Apprentice contestant can sue Trump: judge


A Manhattan Supreme Court judge has denied a request from President Donald Trump's personal attorneys to dismiss a defamation lawsuit filed against him by a former "Apprentice" contestant, the latest development in the many legal battles the president has faced since taking office.

Trump had argued that presidents are shielded from civil litigation in state courts under the US Constitution's supremacy clause, but that assertion had never been fully tested by the courts - until now. The trial court considering the request, the Supreme Court of the State of New York in New York County, heard arguments on the request in December and denied it Tuesday.

Zervos remained quiet about the attacks but made a decision to break her silence about the attacks in October 2016, in the weeks leading up to the presidential election, after the release of the "Access Hollywood" tape in which Trump could be heard engaging in a lewd discussion about women, including forms of sexual assault.

The President's team had no immediate comment on Tuesday. The two met again that year at the Beverly Hills Hotel, where Zervos said Trump subjected her to more unwanted sexual contact in his bungalow. Her lawsuit seeks an apology and at least $2,914.

Even as they considered an appeal, lawyers representing Trump also had to monitor another lawsuit - this one filed in early March in Los Angeles Superior Court by Daniels, who has said Trump sought to silence her shortly before the 2016 election.

Additionally, Schecter ruled that the lawsuit could proceed because Zervos has presented a defamation claim that could succeed if she is able to prove that Trump's statements about her are false.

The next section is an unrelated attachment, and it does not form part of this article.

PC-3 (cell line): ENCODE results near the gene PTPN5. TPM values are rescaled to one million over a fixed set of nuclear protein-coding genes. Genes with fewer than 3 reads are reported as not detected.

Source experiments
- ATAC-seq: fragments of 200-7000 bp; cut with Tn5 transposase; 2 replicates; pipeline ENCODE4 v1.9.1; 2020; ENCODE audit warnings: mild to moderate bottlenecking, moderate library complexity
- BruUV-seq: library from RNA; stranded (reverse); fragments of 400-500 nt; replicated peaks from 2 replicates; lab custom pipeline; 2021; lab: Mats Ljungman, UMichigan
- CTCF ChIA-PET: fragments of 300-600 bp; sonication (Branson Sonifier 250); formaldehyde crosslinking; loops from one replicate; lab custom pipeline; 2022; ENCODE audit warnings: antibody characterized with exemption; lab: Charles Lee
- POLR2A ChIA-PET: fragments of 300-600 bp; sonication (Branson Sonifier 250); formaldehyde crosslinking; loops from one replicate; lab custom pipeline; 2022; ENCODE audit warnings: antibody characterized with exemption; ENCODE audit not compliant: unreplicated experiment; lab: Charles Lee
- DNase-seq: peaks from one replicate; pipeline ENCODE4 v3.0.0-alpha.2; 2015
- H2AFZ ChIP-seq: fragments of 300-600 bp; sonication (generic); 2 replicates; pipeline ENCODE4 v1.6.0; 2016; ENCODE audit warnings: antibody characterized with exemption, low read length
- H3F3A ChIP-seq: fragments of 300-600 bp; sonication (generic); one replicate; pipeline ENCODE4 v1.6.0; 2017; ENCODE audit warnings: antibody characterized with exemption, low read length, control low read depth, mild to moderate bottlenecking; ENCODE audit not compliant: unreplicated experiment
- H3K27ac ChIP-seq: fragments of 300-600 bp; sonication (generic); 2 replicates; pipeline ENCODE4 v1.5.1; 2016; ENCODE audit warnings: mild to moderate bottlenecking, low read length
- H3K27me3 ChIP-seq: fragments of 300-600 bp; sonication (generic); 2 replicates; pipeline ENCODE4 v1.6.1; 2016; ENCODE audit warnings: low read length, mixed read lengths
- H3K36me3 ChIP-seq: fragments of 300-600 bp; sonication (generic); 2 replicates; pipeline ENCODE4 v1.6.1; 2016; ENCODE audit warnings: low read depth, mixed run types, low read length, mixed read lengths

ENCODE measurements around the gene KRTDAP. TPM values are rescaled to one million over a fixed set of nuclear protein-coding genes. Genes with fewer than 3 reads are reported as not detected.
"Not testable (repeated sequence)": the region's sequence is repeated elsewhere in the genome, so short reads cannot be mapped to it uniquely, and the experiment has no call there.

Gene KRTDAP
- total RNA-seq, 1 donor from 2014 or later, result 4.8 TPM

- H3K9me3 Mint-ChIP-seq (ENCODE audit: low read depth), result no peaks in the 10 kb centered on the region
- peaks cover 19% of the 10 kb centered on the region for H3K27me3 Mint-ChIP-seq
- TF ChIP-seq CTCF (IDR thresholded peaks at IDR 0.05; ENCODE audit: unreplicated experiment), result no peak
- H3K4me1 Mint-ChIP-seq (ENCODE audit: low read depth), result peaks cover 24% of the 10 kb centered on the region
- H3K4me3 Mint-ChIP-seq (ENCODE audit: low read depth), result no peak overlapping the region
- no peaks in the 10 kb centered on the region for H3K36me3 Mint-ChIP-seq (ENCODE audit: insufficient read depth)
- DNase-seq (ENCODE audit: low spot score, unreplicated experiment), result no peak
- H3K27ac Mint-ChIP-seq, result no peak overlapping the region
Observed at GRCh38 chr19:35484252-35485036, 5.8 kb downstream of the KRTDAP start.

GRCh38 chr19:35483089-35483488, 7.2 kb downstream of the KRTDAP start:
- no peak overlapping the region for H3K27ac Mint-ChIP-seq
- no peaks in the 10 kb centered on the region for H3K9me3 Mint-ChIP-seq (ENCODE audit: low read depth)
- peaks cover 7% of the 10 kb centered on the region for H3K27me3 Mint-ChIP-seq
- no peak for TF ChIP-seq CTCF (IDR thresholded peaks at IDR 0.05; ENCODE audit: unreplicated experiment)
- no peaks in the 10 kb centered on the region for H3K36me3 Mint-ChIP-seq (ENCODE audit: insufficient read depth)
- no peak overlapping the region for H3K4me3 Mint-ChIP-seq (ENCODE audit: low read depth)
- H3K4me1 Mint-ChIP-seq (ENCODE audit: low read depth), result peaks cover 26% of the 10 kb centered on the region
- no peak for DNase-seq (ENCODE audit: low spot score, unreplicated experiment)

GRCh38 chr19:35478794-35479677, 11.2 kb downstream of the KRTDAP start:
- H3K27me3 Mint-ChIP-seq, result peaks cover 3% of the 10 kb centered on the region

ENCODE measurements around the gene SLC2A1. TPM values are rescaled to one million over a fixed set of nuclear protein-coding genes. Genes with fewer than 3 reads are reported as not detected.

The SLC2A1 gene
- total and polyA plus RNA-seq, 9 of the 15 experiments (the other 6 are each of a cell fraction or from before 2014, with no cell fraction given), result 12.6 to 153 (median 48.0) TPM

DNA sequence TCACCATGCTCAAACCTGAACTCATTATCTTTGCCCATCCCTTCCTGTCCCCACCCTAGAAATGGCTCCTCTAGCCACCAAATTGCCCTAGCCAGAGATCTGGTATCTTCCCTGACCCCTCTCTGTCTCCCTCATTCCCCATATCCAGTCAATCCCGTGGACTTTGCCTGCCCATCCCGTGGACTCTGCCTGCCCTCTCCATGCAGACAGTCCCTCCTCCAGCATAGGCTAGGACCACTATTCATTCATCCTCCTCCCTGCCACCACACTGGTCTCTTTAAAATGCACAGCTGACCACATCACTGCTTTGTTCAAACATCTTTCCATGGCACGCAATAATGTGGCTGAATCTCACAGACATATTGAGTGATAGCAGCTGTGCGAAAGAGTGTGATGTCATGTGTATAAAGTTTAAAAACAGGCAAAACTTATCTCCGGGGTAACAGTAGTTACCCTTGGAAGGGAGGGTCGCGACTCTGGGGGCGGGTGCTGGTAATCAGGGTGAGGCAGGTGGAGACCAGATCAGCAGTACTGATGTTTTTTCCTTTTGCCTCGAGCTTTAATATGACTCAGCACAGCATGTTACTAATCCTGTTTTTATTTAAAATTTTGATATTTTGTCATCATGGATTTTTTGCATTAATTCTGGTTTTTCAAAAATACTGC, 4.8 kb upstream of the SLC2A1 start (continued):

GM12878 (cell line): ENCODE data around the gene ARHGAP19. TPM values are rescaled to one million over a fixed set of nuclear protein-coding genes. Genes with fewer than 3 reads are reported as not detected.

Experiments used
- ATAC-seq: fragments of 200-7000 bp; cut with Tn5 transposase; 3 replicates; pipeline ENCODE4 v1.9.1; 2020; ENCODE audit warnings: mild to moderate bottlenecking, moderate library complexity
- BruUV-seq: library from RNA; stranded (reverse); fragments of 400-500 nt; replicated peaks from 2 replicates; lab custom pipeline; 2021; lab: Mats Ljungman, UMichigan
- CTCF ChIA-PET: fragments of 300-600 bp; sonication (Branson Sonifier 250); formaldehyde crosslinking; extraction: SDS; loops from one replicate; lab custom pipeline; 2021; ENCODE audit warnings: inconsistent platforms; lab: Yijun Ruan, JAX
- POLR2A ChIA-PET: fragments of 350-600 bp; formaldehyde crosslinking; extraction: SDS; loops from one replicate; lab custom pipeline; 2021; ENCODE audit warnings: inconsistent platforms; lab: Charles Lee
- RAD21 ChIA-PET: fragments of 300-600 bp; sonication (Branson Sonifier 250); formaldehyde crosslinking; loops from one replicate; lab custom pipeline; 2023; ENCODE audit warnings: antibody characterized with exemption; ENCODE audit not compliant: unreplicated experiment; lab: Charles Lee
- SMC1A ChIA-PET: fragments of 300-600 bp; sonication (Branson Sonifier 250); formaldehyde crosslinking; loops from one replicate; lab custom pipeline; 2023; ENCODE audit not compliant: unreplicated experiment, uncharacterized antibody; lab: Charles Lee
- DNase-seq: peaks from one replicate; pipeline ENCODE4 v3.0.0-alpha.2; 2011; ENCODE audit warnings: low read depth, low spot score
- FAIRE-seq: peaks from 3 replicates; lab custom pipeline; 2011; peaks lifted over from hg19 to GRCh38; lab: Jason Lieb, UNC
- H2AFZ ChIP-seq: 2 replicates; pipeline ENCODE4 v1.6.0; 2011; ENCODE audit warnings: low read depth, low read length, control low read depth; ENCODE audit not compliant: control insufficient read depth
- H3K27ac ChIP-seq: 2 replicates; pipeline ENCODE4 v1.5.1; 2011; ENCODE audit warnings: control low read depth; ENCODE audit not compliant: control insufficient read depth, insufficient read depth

Zervos said Trump's denials of her accusations amounted to defamation and that being branded a "liar" caused diners to stay away from her restaurant.

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Marc Kasowitz of Kasowitz Benson Torres, who is representing Trump in the case, said in December at oral arguments for the motion to dismiss that Trump's statements on the issue amounted to overheated campaign rhetoric-and thus can not be construed as defamatory-and that none of the statements explicitly named Zervos.

The ruling to push forward with Zervos' case "is an important victory", Nita Chaudhary, co-founder of UltraViolet, an organization fighting sexism, said in a statement.

"This case seems to be turning on the very question that the Supreme Court left open in Clinton versus Jones, which is whether their same decision would apply in a state court case", Mezey said.

Zervos said that after appearing on Trump's show in 2006 she asked him for a job.

Also on Tuesday, Karen McDougal, a former Playboy model who said she had an affair with Trump, filed suit in California to release her from a legal agreement requiring her to stay silent.

"The issue of whether a president can have rights and liabilities adjudicated in state court is likely to reach the highest court in NY, in Albany", she said.

Former porn star Stormy Daniels said she was paid $130,000 to keep quiet about her relationship with Trump.